row2k - Your time at Bates has coincided with the beginning of the DIII Men's Championship at the IRA. In what ways has that championship changed your experience as an athlete?

Charlie Berman - It's changed the entire focus of the year. Previously, we would compete at NIRC, with the best placing crew among the NESCAC schools being considered the "NESCAC Champion." While that was a cool thing, the men's team didn't have an opportunity to test themselves in a true championship, or be able to claim the title of "Division III Champion." During the same time, our women's team was coming back to the boathouse after NCAAs as the best in Division III on an annual basis.

With the introduction of the DIII Championship, we now have an opportunity to compete for the championship and title that comes along with it. That brings a whole new focus and energy to the team. Instead of being limited to "NESCAC Champion" or being a top finisher at NIRC, we now have a chance to claim the title of the very best in the division.

Racing the DIII Grand Final in 2023
Racing the DIII Grand Final in 2023

row2k - You are a captain as a senior this year, how do you view that role within your team?

Charlie Berman - Most of what I do as a captain falls into one of two categories. There's the administrative/coordination tasks like planning gear orders, communicating practice times and changes to the schedule to the rest of the team, and answering questions from the younger guys. We also meet with Coach Steenstra to make sure the team is on the same page as Coach and doing what he expects from us. The biggest job in this category is writing the winter training plan. Since we are DIII, we can't be with our coaches over the off-season, so all winter related tasks and coordination fall to the captains.

There's also the more intangible tasks that fall into the category of cheerleader. I believe that training and practice is significantly more effective when morale is high, and in order to promote this, no one should be more confident or excited than the captains. If a captain isn't confident that things are going well, people notice and mirror that. The same goes for being really enthusiastic and excited. We do a lot of morning sessions, and by bringing up the energy and acting really excited to go rowing at 5am, it can bring up the enthusiasm of the other rowers. This is especially important over winter training. In Maine, the sun sets as early as 4pm and it can be really tough to be motivated to go do hard intervals when the sun is already setting as you walk over to the erg room. By creating a positive and happy environment in the erg room, it makes people more excited to show up.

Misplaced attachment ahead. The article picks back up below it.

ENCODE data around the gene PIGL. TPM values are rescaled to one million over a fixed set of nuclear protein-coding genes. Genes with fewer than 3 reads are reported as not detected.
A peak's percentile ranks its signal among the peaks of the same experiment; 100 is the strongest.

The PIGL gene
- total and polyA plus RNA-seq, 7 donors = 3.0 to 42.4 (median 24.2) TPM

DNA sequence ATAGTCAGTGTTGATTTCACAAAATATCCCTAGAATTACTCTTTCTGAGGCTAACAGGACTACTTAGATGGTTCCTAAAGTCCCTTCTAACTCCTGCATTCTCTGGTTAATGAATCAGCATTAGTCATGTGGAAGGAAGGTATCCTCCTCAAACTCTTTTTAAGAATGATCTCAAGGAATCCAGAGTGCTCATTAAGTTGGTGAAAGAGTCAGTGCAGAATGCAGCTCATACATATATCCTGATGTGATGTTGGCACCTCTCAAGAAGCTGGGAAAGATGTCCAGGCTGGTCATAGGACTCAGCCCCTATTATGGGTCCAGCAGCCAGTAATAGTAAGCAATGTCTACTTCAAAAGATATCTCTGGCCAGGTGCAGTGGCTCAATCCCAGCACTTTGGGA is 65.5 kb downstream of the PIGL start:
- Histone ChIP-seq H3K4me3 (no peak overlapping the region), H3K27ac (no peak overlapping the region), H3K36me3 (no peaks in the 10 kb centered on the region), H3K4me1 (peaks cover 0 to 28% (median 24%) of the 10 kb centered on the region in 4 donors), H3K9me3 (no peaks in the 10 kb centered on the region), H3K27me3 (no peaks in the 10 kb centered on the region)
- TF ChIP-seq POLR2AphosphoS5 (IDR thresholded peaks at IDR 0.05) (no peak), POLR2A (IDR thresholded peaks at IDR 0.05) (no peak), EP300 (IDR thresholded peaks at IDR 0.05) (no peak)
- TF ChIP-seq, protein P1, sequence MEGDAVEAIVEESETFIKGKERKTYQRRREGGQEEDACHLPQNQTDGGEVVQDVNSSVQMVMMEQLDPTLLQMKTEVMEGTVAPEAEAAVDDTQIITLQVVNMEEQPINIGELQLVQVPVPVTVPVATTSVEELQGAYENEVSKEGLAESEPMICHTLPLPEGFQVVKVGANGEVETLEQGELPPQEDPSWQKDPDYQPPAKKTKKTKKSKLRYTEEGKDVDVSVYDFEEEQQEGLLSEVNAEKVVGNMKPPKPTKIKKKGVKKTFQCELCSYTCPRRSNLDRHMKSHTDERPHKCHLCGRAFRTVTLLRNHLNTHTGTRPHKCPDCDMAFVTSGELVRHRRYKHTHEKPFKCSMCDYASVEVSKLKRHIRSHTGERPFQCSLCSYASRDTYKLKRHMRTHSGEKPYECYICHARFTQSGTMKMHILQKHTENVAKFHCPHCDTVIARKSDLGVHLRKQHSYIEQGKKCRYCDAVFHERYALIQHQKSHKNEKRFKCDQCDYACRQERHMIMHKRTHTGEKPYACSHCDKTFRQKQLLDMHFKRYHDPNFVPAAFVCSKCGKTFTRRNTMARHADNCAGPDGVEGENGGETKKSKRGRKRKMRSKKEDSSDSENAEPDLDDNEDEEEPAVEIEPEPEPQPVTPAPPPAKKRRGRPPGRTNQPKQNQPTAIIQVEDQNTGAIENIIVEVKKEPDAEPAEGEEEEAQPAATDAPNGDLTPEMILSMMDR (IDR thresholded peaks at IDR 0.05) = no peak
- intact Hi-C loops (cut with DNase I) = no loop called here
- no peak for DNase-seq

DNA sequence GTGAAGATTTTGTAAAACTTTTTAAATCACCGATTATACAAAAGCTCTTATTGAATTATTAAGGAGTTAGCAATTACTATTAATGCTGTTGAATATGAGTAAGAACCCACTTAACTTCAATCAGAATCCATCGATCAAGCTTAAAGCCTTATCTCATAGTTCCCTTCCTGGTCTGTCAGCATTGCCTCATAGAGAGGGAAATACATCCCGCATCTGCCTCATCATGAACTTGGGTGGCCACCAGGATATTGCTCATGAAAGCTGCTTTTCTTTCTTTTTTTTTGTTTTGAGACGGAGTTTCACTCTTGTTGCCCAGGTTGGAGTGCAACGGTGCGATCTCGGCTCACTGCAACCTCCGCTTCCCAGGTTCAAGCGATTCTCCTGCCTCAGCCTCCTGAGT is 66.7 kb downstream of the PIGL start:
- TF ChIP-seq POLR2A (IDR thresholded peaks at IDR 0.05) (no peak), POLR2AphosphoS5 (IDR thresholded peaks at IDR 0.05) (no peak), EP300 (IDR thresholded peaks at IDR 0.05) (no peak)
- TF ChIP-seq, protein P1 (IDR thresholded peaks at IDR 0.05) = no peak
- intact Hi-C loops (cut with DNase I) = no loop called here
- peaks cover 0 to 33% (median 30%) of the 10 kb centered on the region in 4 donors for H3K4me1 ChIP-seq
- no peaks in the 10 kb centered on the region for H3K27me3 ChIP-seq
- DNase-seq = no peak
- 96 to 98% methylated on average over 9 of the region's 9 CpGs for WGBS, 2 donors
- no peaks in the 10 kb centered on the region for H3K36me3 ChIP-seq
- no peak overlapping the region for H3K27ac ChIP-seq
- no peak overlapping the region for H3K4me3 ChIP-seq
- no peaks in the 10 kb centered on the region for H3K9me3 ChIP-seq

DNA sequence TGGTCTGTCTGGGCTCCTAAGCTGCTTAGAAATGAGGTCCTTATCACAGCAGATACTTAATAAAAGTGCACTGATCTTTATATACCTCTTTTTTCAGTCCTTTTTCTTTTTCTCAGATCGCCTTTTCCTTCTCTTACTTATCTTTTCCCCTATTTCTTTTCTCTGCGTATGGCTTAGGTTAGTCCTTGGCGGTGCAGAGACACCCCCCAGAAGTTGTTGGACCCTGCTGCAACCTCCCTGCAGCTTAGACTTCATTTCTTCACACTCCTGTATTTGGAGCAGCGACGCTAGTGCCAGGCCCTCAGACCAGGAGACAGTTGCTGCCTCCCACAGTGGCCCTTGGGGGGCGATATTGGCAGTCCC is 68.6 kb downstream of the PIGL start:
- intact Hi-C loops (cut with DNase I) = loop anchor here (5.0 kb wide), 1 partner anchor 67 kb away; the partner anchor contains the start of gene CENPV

The role can be a lot of work, but I'm very lucky to have Andrew Frey as a co-captain. He is very proactive in handling the administrative tasks, but he's also a really positive and go with the flow type of guy. He does a really great job of keeping everyone upbeat as well as making sure I'm staying the course when things get a bit rocky. I'm sure that if I wasn't able to share the load with him, I'd be a broken mess right now.

row2k - What has been your most memorable race and why?

Charlie Berman - My most memorable race has to be last year's DIII IRA final. We had experienced disappointment through NERC and NIRC, and there were questions over how competitive we could be at the IRA. We also had a new lineup that hadn't raced together before the previous day's heats.

Bates in the final 500
Bates in the final 500

Despite the unknowns, we raced a really strong heat, giving us confidence and a good lane assignment in the middle of the field going into the finals. We came off the line in last, as we had done all year, and were--at best--bow to stern with second place Wesleyan. Our coxswain, Aidan Braithwaite (Brady), kept us on the race plan and at 800m, we had drawn even with WPI and Tufts, and were challenging Trinity for 3rd. At 1000m, Brady called for a move and we walked even with Trinity and were only half a length back on Wesleyan for 2nd. I still remember hearing Brady yell "You're even with Trin!" followed by "You're walking on Wesleyan!" We traded seats with Wes through the last 500m, but couldn't get through them and ended up missing 2nd by 0.08 seconds.

While it would have been great to secure silver, this was the best placement we had all year, the best we had executed our race plan, and the first IRA medal in program history. For the two seniors in the boat, Brady and our bow seat, Ben MacDonald, it was also the first medal they had gotten in their collegiate career. I was roommates and close friends with the two of them and it was an amazing feeling being able to send them off with an IRA medal.

The 2023 DIII bronze medallists
The 2023 DIII bronze medallists

Checkout some other interviews below from our 2024 Collegiate Athlete series with folks racing this weekend at the 121st IRA National Championships.